Commodity in focus: Soybeans

Fri 21 Apr 2023
Posted by: Richard Cree
Trade News

Soy Beans in the hands of a farmer

In the latest of our series exploring the world of commodities, the Daily Update explores the ever-increasing demand for soy or soya beans.

Soy, or soya, beans are the world’s largest protein crop but also the most efficient source of protein per hectare on the planet.

But this is not really a single crop. There are more than 2,500 varieties of soybean grown around the world.

Most soybeans are crushed for soybean oil and soya flour, but the beans are also used to make a variety of vegetarian food including tofu, miso, edamame, tempeh and soy milk.

Soya is also used as an animal feed with most commercially produced beef, fish, chicken, egg and dairy products contain soya, according to the World Wildlife Foundation (WWF). 

The US and Brazil are the two largest producers in the world, accounting for approximately 66% of the approximately 358 million tons of total production in the 2018-2019 crop year, according to US Department of Agriculture.

Global production figures

Annual soybean production by country (2023 tonnage)

Brazil — 125,887,672

United States — 123,664,230

Argentina — 37,787,927

China — 14,193,621

India — 13,786,000

Paraguay — 11,045,971

Canada — 7,266,600

Ukraine — 4,460,770

Russia — 4,026,850

Bolivia — 2,942,131

Global trade

Soybeans account for a small, but growing aspect of world trade. According to the OEC, in 2021, soybeans were the world’s 42nd most traded product with trade in soybeans representing 0.0037% of total world trade.

However, that still represents total trade worth $78.5bn. And between 2020 and 2021 exports of soybeans grew by 22.4%, from $64.1bn to $78.5bn,

The major players

In 2021 the top exporters by value were: 

Brazil - $39bn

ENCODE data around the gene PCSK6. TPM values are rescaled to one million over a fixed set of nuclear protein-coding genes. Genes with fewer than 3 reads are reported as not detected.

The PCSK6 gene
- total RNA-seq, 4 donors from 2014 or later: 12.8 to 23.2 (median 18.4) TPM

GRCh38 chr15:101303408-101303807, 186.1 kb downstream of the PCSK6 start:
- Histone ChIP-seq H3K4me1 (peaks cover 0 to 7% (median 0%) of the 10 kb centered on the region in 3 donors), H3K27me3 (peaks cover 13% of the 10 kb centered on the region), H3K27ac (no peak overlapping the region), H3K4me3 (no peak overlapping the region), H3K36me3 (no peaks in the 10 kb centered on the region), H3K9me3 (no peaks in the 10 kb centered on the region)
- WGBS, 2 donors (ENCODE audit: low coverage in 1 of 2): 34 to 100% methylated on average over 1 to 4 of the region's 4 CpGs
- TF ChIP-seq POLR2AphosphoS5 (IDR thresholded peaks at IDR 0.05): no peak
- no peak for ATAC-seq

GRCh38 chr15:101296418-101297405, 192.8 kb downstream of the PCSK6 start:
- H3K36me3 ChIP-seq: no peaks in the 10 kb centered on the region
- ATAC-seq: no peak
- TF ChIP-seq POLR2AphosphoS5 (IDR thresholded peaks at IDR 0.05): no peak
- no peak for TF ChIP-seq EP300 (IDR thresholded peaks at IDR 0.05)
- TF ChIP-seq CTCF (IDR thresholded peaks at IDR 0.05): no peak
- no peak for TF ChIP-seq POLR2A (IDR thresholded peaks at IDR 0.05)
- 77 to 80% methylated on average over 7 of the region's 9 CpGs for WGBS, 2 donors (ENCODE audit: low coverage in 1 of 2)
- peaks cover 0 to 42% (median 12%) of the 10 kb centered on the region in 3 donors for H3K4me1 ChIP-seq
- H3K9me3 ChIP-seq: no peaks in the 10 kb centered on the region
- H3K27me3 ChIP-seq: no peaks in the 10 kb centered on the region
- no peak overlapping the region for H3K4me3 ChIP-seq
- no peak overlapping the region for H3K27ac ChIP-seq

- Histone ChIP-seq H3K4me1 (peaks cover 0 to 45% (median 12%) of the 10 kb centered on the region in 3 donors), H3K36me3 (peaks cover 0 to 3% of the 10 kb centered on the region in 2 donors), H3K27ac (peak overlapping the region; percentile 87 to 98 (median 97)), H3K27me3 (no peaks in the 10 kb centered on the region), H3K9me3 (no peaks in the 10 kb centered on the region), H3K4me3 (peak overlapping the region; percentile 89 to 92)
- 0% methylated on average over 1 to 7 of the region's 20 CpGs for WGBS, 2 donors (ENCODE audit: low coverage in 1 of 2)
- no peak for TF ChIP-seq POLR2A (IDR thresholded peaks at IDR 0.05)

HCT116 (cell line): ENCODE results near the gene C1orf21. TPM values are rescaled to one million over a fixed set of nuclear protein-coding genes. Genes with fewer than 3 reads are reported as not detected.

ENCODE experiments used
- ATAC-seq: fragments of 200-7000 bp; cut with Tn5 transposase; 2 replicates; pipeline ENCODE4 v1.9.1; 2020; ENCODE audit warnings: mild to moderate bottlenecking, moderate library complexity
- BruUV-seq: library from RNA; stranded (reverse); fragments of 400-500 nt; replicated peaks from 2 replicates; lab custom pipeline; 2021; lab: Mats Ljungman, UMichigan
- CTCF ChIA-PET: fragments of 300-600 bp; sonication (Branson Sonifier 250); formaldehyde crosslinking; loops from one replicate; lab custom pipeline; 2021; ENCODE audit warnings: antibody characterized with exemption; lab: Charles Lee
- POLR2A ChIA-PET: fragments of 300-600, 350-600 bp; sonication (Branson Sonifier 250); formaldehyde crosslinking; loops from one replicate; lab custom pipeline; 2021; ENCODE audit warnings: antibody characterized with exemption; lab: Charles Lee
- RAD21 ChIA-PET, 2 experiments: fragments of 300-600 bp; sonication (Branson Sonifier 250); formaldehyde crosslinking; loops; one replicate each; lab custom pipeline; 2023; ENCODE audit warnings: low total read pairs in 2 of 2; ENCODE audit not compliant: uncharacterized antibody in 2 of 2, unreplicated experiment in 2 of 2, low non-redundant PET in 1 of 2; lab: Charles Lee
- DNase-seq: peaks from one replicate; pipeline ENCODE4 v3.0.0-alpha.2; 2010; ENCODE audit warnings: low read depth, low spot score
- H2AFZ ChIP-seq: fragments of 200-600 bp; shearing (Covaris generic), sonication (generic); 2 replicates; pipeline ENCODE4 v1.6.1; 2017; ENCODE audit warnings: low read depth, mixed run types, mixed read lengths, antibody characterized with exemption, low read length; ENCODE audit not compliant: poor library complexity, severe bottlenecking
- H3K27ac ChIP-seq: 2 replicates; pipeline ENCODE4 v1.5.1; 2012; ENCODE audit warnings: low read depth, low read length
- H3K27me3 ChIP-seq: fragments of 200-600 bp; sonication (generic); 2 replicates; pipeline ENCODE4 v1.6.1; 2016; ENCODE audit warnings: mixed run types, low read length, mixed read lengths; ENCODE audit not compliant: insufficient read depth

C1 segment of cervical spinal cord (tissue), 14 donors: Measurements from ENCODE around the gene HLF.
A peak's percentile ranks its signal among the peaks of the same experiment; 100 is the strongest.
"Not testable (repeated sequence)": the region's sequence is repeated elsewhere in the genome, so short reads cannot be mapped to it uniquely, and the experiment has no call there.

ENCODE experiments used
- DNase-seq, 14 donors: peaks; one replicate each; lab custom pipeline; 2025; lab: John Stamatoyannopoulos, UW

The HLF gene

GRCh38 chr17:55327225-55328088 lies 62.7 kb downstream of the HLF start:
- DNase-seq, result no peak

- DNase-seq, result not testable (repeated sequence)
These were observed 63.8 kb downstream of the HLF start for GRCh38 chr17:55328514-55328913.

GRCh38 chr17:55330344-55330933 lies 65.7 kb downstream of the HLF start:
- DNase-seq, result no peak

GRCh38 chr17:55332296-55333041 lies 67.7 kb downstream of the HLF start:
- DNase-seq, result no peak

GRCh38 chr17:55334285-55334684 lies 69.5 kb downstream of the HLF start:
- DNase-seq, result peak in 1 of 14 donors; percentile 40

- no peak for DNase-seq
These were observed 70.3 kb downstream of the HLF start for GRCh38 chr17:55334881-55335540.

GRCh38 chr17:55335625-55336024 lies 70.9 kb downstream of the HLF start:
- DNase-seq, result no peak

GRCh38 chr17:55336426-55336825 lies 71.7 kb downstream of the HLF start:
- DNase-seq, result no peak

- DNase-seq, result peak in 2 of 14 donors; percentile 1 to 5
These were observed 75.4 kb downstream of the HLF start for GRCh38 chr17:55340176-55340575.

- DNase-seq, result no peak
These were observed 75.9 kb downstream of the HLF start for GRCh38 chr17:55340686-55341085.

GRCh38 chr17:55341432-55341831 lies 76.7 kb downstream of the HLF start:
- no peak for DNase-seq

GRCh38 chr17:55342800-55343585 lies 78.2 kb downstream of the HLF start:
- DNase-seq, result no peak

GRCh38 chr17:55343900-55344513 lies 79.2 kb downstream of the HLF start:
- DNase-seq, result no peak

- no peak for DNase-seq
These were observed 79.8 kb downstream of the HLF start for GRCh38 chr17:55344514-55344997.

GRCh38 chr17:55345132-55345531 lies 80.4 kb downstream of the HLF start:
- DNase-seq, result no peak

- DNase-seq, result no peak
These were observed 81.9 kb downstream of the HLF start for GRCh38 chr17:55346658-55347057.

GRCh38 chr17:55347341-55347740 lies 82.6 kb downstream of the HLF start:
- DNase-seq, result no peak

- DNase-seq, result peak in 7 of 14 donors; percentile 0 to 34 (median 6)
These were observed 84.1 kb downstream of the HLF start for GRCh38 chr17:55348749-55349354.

United States - $27.8bn 

Paraguay - $2.99bn 

Argentina - $2.53bn

Canada - $2.48bn

And the top importers were:

China - $44.2bn 

Mexico - $3.22bn

Argentina - $2.26bn 

Spain - $2.25bn

Egypt - $2.01bn

As these lists suggest and Finance Feeds confirms the US, Brazil, and China are the three countries that drive the soybeans market.

The US is both the world’s second-largest consumer and the world’s second-largest producer of soybeans. China is the largest consumer of the crop, accounting for no less than a third of the total world soybean demand, while Brazil is the world’s largest supplier. 

Booming soybean production in the US and Brazil has been partly offset by negative supply issues in Argentina, where a severe lack of rainfall made field work difficult and forced farmers to delay soy planting.

Argentine drought

Business Recorder reports that Argentina’s Rosario grains exchange cut its forecast for the 2022/2023 soybean harvest to 23 million tonnes, down from 27 million tonnes previously estimated, due to drought.

The Argentinian government has been trying to encourage more soybean exports in an attempt to attract hard currency to the inflation hit nation, reports Reuters.

However, its so-called ‘soy dollar’ scheme, which provides access to a preferential exchange rate of 40% more than the official rate for all sales of soybean derivatives has been met with scepticism from both farmers and shippers after it launched this month.

On the demand side, soybean imports to China are likely to decrease in the coming years after the government launched a campaign to reduce reliance on imported soybeans by cutting the soybean meal inclusion rates in feed rations.

Environmental issues

Soybean production in Brazil has been linked to deforestation, reports Sky, which reports that an investigation by environmental groups has shown evidence of a link between illegal deforestation in the Amazon and supplies of soya beans shipped from Brazil to the UK.

According to this investigation the implication is that the UK meat industry and the supermarkets it supplies are unwittingly causing illegal deforestation in the Amazon.